For students who may not be ready or are unable to afford studying abroad, the National Student Exchange is a new opportunity to study at another university in the United States.
The University of Wisconsin-Stevens Point partnered with NSE this year, being added to the list of 200 schools in the continental U.S., Guam, Puerto Rico, Virgin Islands and Canada that can both send and accept students from other universities.
“Students pay UWSP tuition to study at another university,” said Mark Koepke, the international programs associate director. “A student could be going to an expensive state, but because you are a part of this exchange, you don’t have to pay expensive tuition. If you choose California, the cost of living is definitely more than it is here, but it’s not as high, as, say, Australia.”
This program sticks fairly close to home, so Koepke is helpful students will be excited and open to it.
“There is not the issue of work permits and visas and students can easily get home for the holidays,” Koepke said.
Benefits of participating in this program include dramatically enhancing students’ majors if there is not a large department at UWSP.
“If a student is studying anthropology, art history, or a variety of fields that we have here but don’t’ have large departments for in those fields, they can find a university with a larger department,” Koepke said.
One should not take choosing a university lightly. Just as choosing to attend UWSP is a weighted decision choosing an NSE partnered school is just as big. Koepke advises students to choose schools based on academics, not geography.
“The NSE website has a list of schools to choose if they don’t know which school is right for them,” Koepke said. “I am more than happy to walk through this with students to make sure they are choosing the best school, academically, for them.”
However, paying home tuition at a host school does not make this program a cheap way to attend more expensive universities.
“The max number of times you can participate in this program is two. It can be consistent. You can do a full year, for example, or do a semester, come back to UWSP, and then do another semester. It can be at the same school or another school if you choose,” Koepke said. “It’s a really good deal and the people who set this up were just trying to foster the exchange of students throughout the country.”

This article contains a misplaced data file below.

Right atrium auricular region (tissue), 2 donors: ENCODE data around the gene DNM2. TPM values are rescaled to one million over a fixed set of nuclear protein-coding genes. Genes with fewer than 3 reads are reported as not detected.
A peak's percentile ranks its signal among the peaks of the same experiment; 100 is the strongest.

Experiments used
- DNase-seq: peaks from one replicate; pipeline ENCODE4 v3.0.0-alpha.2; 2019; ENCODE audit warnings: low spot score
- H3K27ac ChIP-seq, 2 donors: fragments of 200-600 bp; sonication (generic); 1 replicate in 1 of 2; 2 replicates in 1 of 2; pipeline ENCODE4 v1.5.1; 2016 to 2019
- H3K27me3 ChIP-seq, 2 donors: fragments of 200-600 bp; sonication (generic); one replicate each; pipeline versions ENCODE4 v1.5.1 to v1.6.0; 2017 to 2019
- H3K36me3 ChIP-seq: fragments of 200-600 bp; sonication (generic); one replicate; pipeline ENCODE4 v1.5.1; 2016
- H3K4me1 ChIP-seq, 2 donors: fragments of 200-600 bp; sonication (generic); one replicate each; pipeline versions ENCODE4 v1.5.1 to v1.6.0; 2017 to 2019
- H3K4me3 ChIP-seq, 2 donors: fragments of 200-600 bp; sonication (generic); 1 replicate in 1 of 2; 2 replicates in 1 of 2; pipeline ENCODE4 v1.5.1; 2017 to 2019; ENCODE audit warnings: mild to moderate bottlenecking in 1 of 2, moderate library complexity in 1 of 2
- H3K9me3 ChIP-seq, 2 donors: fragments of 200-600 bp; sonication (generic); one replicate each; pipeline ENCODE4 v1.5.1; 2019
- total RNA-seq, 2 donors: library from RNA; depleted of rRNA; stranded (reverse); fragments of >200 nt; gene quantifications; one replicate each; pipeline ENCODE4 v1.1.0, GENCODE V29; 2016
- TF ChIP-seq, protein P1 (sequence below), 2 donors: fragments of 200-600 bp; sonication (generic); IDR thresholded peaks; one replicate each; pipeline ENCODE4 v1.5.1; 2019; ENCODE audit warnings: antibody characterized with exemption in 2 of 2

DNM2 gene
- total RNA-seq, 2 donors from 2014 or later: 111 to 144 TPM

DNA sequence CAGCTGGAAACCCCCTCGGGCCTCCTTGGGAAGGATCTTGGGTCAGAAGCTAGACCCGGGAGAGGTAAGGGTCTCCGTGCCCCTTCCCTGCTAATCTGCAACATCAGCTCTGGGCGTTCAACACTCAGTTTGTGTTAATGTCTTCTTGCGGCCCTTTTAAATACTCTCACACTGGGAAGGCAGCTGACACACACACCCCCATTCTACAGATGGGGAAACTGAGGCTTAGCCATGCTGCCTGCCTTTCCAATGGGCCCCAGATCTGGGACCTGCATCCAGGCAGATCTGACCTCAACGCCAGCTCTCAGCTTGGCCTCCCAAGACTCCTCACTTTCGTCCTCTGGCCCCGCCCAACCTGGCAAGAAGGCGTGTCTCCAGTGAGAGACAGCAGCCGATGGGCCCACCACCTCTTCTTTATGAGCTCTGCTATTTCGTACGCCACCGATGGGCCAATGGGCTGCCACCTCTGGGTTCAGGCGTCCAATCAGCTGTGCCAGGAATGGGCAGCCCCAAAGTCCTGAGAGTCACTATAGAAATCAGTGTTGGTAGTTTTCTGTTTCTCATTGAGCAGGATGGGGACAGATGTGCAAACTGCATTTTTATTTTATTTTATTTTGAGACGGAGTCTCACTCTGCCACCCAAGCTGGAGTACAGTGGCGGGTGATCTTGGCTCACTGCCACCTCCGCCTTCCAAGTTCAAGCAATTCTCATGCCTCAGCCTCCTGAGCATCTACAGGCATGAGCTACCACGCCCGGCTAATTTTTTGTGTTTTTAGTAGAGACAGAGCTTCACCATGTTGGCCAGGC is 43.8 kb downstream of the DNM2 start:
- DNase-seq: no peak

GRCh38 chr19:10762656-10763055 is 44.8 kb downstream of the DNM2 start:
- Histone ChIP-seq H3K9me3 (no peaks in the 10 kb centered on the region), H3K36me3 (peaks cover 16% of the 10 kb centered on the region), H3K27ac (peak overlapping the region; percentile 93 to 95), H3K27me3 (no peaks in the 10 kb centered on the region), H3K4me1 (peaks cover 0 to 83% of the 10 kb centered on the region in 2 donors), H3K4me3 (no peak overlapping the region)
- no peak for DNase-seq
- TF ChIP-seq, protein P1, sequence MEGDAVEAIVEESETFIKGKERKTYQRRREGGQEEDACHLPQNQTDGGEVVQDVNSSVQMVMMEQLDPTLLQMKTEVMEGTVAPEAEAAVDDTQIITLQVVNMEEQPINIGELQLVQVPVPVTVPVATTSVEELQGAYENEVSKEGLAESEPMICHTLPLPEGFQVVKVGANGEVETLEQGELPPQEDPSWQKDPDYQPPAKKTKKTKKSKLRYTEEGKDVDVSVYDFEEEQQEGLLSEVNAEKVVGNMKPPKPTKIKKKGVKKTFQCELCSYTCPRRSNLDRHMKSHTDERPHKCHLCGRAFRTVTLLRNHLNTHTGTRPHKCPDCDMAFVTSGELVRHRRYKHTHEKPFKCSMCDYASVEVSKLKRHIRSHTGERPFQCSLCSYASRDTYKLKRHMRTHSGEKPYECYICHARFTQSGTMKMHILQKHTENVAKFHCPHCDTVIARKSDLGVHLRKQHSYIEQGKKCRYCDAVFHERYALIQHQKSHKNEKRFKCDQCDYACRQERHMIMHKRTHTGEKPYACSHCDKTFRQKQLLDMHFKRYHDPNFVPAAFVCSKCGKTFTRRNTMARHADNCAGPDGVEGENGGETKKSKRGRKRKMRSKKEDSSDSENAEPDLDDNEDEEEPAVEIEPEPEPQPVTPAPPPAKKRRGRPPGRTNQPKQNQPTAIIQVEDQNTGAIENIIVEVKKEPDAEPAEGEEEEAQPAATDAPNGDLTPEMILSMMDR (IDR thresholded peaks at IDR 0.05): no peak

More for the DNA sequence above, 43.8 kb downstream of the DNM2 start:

Applications for the NSE program will become available next fall, but there are several requirements students must meet before applying.
“Students are required to have a 2.5 grade point average minimum, have no outstanding debt at UWSP, no probational status—a clean record. There are not a lot of requirements for these programs, but they are still a bit strict,” Koepke said.
Students have to pick five universities to apply to, but over 80 percent of students are given their first choice.
“Of all the schools that participate, some will take anyone who is qualified and some only take a select few,” Koepke said. “Some host schools require specific questions or requirements for students to answer and meet.”
Students also receive a catalog of courses, just as they would here, and are required to choose 10. Students must also have full-time status at the host university as they would here.
“You are not going to take all 10, but we will find the UWSP equivalent. There are always special cases of class overlap or if classes fill up or get cancelled, but exchange students receive priority over students at the home school,” Koepke said.
The NSE program is also beneficial to students looking at graduate schools or who want to experience a diversity not found in Wisconsin.
“There is a lot of diversity in this country that we don’t know about in Wisconsin and not everyone has that opportunity to study abroad, but there are parts of this country that would still be a contrast to here for our students,” Koepke said.
Junior Hayley Schaut also thinks the NSE program will open new doors to students.
“I think it’s great that UWSP is offering more programs to get students to try new things,” Schaut said. “It’s always beneficial to explore other options when deciding your future career.”
Questions regarding the NSE program should be directed to the International Programs office in Collins Classroom Center 108. Walk-in advising takes place every Wednesday without appointment, or students can make an appointment with Mark Koepke via the sign up sheet in the office.